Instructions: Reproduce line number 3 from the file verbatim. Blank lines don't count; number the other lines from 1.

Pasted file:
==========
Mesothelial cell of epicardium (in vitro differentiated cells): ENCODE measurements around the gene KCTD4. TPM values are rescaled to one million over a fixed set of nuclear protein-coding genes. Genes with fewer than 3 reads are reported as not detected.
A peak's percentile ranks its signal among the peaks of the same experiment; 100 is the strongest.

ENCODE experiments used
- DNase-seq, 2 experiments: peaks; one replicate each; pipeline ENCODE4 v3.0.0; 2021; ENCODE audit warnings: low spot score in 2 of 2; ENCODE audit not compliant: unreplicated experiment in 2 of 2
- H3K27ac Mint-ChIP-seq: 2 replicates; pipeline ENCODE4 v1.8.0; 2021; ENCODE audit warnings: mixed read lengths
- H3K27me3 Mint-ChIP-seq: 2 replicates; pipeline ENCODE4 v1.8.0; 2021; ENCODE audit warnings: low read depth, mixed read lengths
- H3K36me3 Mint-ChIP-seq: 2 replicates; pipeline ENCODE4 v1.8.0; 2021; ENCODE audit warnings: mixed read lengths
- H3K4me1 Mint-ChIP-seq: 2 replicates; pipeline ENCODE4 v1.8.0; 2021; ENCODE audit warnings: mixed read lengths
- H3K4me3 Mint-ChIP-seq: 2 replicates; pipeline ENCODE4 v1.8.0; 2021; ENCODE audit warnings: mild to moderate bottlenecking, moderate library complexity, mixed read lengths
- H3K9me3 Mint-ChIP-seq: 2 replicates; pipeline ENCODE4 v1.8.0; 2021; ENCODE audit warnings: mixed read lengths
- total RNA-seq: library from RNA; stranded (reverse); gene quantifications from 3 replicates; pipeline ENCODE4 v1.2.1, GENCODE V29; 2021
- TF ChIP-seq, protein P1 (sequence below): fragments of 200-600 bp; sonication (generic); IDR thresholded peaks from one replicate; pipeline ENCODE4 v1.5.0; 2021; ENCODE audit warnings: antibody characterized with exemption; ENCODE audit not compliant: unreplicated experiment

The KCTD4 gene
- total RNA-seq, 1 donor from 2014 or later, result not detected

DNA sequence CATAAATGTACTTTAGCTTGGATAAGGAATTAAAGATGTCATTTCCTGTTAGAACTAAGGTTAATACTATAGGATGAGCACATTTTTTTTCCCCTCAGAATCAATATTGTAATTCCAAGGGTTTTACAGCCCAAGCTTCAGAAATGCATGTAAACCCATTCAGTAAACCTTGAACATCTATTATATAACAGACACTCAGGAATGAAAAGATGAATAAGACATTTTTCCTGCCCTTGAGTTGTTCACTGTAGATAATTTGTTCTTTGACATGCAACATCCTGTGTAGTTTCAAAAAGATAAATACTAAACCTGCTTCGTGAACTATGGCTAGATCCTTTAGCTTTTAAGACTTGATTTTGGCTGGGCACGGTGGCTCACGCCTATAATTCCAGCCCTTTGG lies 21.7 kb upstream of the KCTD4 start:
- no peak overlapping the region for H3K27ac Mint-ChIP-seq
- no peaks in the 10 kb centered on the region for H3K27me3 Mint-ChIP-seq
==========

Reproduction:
ENCODE experiments used